Americans are getting fatter and accepting their fatness in record numbers, according to a new poll.

Compared with 1990, Americans on average are 20 pounds (nine kilograms) heavier now and even put their "ideal weight" about 10 pounds (4.5 kilograms) heavier than before, the Gallup survey of 1,012 adults found.

Men reported an average weight of 196 pounds (89 kilograms), compared with 180 pounds (82 kilograms) in 1990, and an ideal weight of 181 pounds (82 kilograms), compared with 171 pounds (78 kilograms) two decades ago.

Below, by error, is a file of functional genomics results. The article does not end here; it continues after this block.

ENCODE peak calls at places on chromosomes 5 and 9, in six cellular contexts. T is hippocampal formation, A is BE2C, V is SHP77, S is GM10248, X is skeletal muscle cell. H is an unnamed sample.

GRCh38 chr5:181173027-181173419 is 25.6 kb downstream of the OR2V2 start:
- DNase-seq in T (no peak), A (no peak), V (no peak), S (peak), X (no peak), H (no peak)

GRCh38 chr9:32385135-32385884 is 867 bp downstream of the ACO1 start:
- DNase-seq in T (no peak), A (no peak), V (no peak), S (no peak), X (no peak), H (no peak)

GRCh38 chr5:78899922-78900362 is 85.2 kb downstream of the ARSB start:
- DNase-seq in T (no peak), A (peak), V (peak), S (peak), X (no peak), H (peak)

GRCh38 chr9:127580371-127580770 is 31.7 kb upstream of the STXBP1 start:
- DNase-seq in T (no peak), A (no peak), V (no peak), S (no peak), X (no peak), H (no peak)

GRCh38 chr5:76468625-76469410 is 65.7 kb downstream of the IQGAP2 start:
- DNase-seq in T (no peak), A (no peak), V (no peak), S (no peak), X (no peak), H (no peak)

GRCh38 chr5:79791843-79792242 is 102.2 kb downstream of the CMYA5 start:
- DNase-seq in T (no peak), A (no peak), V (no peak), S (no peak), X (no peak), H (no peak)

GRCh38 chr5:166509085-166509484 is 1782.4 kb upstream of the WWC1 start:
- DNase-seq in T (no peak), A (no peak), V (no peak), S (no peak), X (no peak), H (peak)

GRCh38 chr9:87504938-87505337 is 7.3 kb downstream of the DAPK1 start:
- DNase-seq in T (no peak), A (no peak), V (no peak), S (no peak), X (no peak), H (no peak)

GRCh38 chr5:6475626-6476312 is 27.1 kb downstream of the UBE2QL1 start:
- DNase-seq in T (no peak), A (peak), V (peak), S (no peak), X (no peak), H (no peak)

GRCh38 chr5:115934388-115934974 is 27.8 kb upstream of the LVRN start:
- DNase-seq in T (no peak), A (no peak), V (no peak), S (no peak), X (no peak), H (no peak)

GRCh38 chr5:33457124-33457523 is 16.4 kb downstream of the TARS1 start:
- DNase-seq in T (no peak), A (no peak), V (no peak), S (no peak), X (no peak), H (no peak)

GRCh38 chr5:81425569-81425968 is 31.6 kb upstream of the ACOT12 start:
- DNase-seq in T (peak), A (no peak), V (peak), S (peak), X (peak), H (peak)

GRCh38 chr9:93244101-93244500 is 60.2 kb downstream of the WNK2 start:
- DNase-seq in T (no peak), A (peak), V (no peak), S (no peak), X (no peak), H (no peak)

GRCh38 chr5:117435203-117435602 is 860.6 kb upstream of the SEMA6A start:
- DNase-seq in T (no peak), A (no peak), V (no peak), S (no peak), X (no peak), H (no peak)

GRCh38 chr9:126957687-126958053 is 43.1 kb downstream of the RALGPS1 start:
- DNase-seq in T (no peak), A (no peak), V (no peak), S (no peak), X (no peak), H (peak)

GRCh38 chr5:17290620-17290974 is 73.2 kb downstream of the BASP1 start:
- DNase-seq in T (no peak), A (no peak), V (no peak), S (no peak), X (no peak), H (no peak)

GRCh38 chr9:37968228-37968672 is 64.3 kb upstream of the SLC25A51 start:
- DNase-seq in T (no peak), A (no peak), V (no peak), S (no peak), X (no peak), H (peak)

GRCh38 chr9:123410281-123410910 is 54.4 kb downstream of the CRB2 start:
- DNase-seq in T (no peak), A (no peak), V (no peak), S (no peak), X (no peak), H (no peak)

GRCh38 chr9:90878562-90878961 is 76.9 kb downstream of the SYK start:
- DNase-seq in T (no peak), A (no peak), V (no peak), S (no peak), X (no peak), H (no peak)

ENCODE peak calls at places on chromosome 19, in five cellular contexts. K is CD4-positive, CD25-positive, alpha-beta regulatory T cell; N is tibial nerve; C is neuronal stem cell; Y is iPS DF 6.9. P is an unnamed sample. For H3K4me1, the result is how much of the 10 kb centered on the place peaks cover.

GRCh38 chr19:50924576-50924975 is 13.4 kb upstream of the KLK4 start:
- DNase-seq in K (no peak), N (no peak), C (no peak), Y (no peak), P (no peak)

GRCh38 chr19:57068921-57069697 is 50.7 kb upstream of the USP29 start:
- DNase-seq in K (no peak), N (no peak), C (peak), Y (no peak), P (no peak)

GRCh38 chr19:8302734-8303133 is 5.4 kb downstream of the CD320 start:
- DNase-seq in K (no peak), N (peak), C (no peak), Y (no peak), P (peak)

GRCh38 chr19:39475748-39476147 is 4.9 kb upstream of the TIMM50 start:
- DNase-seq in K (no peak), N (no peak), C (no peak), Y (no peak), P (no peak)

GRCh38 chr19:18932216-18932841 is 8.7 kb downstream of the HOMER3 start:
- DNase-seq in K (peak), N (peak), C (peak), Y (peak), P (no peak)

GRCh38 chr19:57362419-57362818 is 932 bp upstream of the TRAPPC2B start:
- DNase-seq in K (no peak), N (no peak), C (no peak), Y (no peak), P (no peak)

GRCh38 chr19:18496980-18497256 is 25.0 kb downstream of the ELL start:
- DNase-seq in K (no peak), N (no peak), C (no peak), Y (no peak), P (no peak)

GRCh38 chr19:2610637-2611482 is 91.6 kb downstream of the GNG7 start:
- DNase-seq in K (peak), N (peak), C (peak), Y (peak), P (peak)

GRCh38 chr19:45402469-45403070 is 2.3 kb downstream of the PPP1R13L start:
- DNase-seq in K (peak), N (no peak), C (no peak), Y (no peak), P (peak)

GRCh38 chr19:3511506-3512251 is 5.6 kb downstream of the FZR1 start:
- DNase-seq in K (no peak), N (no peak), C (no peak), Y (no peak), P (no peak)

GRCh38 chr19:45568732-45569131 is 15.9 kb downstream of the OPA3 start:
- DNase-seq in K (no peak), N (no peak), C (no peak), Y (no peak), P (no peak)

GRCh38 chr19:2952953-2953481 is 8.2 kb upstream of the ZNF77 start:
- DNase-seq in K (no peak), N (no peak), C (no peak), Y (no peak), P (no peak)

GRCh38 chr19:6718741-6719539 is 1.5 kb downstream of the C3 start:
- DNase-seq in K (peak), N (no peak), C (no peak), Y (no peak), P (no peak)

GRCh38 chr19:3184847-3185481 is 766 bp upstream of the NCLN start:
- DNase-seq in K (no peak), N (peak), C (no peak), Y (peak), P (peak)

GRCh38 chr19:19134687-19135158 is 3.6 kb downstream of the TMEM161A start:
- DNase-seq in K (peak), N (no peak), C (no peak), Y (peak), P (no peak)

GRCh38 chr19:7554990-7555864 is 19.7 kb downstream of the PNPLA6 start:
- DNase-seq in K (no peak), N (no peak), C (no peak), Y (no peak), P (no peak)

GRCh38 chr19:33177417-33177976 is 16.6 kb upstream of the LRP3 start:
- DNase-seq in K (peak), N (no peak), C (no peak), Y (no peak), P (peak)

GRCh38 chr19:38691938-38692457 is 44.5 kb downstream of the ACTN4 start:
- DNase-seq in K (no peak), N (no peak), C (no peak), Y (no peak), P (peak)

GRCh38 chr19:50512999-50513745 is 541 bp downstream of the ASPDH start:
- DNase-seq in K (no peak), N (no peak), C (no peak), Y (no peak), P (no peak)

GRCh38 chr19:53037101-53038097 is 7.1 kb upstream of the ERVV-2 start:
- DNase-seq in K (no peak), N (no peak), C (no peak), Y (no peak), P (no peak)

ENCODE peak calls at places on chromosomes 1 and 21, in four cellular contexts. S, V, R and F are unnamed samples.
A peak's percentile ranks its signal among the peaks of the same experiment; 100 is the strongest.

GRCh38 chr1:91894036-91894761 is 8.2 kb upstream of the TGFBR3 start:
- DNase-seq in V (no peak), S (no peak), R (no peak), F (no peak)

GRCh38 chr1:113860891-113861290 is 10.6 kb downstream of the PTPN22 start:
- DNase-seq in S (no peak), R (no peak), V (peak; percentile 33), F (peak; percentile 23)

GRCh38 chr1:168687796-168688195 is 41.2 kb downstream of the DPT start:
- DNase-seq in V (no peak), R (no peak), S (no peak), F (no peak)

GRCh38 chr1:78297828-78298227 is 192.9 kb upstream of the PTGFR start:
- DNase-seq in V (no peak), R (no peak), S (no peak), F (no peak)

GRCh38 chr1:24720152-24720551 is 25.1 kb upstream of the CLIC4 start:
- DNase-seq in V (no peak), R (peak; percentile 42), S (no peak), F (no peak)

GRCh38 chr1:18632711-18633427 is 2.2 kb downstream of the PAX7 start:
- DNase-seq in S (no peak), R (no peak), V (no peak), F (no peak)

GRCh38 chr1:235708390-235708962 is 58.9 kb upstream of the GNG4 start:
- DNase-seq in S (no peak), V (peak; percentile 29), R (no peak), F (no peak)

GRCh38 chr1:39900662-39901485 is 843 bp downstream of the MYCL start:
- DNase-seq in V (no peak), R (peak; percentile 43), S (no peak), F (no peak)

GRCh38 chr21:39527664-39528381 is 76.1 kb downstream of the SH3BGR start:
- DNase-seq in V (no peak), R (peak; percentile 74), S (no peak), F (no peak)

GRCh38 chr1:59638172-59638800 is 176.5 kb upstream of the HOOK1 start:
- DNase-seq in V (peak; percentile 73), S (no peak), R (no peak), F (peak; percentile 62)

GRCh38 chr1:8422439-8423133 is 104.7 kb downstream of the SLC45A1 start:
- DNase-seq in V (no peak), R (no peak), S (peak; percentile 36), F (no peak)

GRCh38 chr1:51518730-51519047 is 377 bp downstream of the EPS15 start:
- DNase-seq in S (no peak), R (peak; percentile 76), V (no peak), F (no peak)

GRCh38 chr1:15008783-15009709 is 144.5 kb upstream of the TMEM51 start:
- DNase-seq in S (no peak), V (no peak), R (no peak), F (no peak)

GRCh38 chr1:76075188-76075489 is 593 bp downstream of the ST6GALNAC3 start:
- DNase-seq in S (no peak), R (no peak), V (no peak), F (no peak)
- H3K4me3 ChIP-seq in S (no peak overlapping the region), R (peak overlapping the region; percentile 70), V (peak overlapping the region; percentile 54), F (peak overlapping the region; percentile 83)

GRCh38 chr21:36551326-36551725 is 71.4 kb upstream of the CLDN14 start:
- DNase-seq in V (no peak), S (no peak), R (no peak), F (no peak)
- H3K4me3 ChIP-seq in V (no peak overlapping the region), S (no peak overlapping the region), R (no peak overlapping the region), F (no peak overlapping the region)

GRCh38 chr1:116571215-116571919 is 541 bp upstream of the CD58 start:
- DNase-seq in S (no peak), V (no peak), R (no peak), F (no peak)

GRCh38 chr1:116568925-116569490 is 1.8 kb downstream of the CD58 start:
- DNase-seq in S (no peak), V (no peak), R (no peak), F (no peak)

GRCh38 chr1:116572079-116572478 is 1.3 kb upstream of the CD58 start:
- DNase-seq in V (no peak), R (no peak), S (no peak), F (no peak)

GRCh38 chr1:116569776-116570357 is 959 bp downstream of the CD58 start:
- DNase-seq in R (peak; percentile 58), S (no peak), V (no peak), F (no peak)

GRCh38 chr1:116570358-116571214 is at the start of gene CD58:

Likewise, women reported an average weight of 160 pounds (73 kilograms), compared with 142 pounds (64 kilograms) in 1990, and an ideal weight of 138 pounds (63 kilograms), when it used to be 129 pounds (59 kilograms).

Still, just 39 percent of Americans classified themselves as overweight, with 56 percent reporting their weight was "about right."

"The disconnect between the percentage who are over their ideal weight and the percentage who say they are overweight may come from Americans' own reluctance to describe themselves using such a term," the researchers wrote.

Roughly one-third of the US population is currently obese, according to government estimates.

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